ESL-EFL Test - 77

Quizzes, tests, exercises and puzzles for English as a Second Language (ESL), English as a foreign language (EFL), Teaching EFL (TEFL), Test of EFL (TOEFL), English for speakers of other languages (ESOL), Teaching ESOL (TESOL), TOEIC.


1. They work hardly.


2. I ________ dancing


3. Yet


4. They treated them roughly.


5. Now



6. It took me ________ day to finish.


7. She looks ________ her sister.


8. Every'can be used as a pronoun.


9. ________ drink wine at lunchtime


10. Rarely


English Test

1. ESL-EFL Test - 78
2. ESL-EFL Test - 79
3. ESL-EFL Test - 80
4. ESL-EFL Test - 81
5. ESL-EFL Test - 82
6. ESL-EFL Test - 83
7. ESL-EFL Test - 84
8. ESL-EFL Test - 85
9. ESL-EFL Test - 86
10. ESL-EFL Test - 87
11. ESL-EFL Test - 88
12. ESL-EFL Test - 89
13. ESL-EFL Test - 90
14. ESL-EFL Test - 91
15. ESL-EFL Test - 92
16. ESL-EFL Test - 93
17. ESL-EFL Test - 94
18. ESL-EFL Test - 95
19. ESL-EFL Test - 96
20. ESL-EFL Test - 97

My Account / Test History


Benefits of Kale

Kale is filled with powerful antioxidants

Antioxidants, such as carotenoids and flavonoids help protect against various cancers. cannot stop eating kale lately. I cant help myself. Ive been using this hearty, healthy green in almost every meal! But thats not a bad thing at all. Kale is a nutritional powerhouse and is beneficial to your health in many ways. One cup of kale has zero fat and only 36 calories and is high in vitamins and antioxidants. You can eat this green raw or cooked. Enjoy in salads, soups, stews, stir fries, and smoothies.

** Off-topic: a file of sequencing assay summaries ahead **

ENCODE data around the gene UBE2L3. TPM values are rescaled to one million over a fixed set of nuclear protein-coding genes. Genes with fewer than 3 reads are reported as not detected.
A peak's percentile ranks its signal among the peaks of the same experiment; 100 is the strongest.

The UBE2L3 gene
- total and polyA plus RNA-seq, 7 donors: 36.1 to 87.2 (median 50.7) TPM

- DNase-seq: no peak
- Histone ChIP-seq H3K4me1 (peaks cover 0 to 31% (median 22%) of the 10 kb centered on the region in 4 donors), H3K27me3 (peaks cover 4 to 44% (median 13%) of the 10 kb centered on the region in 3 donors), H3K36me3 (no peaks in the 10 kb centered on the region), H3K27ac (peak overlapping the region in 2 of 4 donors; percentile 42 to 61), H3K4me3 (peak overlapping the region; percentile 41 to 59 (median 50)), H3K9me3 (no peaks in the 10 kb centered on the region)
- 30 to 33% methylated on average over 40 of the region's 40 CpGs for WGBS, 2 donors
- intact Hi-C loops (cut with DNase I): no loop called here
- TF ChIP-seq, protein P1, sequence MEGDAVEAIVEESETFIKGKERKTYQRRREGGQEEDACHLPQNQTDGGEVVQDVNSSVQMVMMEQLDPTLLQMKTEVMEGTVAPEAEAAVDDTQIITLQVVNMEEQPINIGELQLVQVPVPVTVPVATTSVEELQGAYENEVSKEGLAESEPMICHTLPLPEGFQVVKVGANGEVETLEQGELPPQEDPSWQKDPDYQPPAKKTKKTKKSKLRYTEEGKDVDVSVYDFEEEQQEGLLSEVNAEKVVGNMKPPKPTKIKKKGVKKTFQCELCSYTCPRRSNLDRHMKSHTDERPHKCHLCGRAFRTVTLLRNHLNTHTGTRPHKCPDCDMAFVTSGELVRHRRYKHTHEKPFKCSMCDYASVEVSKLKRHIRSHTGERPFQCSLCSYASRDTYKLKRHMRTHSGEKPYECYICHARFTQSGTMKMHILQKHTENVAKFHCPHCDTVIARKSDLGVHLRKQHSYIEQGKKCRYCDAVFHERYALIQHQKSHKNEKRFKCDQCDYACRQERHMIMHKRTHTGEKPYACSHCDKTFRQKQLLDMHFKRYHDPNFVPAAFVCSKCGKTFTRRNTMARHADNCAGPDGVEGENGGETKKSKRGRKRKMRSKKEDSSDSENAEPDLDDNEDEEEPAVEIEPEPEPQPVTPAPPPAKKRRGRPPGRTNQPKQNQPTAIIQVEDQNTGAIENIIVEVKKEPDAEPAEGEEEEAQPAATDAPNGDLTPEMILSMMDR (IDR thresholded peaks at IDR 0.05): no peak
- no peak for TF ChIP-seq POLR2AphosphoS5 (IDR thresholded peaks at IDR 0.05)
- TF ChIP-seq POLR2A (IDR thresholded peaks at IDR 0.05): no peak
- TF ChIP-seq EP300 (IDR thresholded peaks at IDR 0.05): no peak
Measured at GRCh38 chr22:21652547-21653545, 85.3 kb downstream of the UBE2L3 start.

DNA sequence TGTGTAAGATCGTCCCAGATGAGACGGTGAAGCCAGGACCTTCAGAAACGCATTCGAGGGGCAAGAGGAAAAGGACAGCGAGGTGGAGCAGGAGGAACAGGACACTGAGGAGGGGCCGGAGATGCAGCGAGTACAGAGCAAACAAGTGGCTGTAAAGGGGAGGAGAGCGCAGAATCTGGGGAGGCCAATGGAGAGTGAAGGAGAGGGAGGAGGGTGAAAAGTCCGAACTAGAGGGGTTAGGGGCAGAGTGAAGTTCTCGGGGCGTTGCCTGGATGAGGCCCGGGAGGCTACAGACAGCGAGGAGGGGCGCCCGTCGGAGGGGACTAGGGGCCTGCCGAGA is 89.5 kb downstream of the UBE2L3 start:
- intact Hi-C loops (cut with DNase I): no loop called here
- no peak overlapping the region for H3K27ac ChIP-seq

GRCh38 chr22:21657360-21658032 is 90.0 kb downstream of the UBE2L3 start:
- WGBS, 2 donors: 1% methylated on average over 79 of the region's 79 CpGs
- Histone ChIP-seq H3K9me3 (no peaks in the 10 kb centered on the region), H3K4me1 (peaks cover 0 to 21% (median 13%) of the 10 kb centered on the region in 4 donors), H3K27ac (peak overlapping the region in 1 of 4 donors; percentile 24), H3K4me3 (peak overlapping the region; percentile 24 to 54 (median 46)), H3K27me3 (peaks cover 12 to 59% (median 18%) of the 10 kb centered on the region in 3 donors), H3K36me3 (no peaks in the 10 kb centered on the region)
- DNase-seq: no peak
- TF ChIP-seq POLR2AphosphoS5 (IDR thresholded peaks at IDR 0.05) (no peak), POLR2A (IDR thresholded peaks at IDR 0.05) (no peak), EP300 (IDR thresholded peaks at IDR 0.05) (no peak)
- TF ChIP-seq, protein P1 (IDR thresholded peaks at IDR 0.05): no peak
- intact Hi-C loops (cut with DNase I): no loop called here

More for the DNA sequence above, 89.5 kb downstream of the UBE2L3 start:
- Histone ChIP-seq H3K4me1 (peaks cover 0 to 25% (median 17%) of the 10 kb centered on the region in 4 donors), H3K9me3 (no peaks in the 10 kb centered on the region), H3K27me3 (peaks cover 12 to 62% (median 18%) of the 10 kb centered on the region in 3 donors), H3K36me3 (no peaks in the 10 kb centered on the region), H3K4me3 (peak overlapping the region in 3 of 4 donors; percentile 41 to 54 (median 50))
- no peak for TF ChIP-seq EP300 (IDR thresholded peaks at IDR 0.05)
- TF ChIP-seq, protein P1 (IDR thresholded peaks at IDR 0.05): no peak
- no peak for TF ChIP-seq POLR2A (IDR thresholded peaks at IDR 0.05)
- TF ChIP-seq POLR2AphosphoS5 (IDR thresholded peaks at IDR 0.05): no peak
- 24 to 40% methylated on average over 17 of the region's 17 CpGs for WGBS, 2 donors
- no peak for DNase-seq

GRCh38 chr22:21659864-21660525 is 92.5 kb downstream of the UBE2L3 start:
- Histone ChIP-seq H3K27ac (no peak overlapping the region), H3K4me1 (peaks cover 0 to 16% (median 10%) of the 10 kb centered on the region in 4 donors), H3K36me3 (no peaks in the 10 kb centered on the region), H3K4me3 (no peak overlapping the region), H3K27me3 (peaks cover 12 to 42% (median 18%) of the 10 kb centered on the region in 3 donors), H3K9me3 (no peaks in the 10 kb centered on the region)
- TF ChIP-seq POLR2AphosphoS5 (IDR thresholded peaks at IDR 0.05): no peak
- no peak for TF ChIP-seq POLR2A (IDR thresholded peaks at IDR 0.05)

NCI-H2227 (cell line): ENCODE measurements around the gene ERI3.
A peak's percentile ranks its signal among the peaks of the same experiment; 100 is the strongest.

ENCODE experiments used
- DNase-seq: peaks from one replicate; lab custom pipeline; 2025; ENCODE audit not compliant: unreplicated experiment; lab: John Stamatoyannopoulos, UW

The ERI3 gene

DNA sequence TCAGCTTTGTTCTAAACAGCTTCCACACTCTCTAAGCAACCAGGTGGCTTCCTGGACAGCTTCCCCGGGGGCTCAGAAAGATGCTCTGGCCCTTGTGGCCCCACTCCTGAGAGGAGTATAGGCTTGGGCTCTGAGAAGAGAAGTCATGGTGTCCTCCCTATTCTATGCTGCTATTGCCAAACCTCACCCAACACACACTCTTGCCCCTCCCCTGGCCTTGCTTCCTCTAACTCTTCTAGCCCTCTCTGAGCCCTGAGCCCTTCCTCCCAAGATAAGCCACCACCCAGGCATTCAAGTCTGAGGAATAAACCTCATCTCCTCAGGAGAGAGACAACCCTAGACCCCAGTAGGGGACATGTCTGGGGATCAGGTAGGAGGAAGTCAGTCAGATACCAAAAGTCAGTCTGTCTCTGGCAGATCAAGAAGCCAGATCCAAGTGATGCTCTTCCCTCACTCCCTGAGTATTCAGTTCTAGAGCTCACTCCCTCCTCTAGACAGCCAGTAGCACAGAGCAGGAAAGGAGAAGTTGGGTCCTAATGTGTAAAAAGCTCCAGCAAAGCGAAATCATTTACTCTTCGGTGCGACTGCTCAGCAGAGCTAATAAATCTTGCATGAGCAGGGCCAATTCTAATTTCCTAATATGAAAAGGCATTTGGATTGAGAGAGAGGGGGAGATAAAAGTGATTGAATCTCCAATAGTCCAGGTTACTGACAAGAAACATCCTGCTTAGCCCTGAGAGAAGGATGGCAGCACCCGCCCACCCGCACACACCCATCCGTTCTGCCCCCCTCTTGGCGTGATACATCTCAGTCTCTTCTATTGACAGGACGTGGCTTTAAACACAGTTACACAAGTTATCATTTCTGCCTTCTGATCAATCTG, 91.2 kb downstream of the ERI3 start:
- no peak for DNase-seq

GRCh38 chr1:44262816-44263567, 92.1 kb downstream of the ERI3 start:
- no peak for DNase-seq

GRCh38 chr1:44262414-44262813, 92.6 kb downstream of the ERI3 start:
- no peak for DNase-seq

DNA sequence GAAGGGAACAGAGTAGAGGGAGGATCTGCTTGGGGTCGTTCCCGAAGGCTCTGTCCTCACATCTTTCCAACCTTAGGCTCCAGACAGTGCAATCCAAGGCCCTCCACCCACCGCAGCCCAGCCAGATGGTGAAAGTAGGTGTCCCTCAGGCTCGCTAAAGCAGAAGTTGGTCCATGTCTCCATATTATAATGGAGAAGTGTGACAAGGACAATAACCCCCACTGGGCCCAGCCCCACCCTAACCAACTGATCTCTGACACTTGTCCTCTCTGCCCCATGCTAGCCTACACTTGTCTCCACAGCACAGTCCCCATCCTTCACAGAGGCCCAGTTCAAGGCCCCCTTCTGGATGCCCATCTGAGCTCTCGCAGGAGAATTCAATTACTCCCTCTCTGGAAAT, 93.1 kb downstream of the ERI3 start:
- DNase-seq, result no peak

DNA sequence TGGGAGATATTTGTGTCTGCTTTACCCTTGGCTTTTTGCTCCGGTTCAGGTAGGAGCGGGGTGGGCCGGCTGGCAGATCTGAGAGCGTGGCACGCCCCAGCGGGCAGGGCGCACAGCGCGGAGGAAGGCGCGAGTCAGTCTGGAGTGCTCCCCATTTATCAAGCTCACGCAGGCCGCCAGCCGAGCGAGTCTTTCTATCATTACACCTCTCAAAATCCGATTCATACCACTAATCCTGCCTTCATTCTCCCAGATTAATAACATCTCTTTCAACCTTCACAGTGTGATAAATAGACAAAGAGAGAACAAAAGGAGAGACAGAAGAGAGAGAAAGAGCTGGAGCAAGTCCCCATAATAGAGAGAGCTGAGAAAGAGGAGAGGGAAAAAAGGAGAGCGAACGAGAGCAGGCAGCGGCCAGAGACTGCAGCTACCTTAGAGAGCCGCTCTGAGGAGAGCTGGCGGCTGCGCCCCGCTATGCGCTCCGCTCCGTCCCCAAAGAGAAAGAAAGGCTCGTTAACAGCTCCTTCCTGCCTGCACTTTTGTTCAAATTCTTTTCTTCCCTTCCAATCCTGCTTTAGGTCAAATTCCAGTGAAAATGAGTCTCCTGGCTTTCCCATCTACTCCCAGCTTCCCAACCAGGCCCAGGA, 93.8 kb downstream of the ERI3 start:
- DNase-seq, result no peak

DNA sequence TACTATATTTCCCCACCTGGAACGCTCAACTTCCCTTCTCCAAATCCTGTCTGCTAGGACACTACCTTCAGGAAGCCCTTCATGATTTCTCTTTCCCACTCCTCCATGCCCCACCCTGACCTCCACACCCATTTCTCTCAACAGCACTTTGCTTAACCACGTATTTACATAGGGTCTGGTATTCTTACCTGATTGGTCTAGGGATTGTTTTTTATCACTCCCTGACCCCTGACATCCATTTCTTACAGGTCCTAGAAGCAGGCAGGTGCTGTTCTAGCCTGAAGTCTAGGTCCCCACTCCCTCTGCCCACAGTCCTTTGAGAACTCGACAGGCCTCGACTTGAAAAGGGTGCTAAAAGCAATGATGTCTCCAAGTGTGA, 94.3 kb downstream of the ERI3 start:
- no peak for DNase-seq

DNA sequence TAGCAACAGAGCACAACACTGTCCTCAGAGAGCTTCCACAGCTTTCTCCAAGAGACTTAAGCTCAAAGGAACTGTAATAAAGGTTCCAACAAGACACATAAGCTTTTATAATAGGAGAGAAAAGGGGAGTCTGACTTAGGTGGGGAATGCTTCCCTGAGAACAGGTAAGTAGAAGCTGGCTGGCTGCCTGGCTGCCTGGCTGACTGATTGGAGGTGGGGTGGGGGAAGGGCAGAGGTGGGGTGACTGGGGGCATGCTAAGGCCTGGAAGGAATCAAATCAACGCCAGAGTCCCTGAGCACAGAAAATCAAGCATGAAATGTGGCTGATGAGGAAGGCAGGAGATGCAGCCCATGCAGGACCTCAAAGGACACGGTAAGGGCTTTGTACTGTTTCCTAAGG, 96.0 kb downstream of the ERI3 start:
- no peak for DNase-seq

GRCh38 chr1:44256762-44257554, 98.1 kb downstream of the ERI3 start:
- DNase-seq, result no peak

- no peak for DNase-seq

Different kinds of adverbs go in different positions in a clause. Here are some general rules (Note: these rules apply both to one-word adverbs and to adverb phrases of two or more words.)

Verb and object
We do not usually put adverbs between a verb and its object.

[...adverb + verb + object] [verb + adverb + object]
I very much like my job. (NOT I like very much-my job.)
[...verb + object + adverb]
She speaks English well. (NOT She speaks well English.)

Initial, mid and end position

There are three normal positions for adverbs:
a. initial position (at the beginning of a clause)
- Yesterday morning something very strange happened.
b. mid-position (with the verb - for the exact position)
- My brother completely forgot my birthday.
c. end position (at the end of a clause)
- What are you doing tomorrow?
Most adverb phrases (adverbs of two or more words) cannot go in mid-position. Compare:
- He got dressed quickly. He quickly got dressed.
- (Quickly can go in end or mid-position.)
- He got dressed in a hurry. (NOT He in a hurry got dressed.)
- (In a hurry cannot go in mid-position.)

What goes where?
a. initial position
- Connecting adverbs (which join a clause to what came before). Time adverbs can also go here .
- However, not everybody agreed. (connecting adverb)
- Tomorrow I've got a meeting in Cardiff, (time adverb)

b. mid-position
- Focusing adverbs (which emphasize one part of the clause); adverbs of certainty and completeness; adverbs of indefinite frequency; some adverbs of manner.
- He's been everywhere he's even been to Antarctica, (focusing adverb)
- It will probably rain this evening, (certainty)
- I've almost finished painting the house, (completeness)
- My boss often travels to America, (indefinite frequency)
- He quickly got dressed, (manner)

c. end-position

Adverbs of manner (how), place (where) and time (when) most often go in end-position.
- She brushed her hair slowly. (manner)
- The children are playing upstairs. (place)
- I phoned Alex this morning. (time)
.. Next ...
Prepositions
Home
My Account
English Test
Verbal Reasoning
GK Quiz
Grammar Test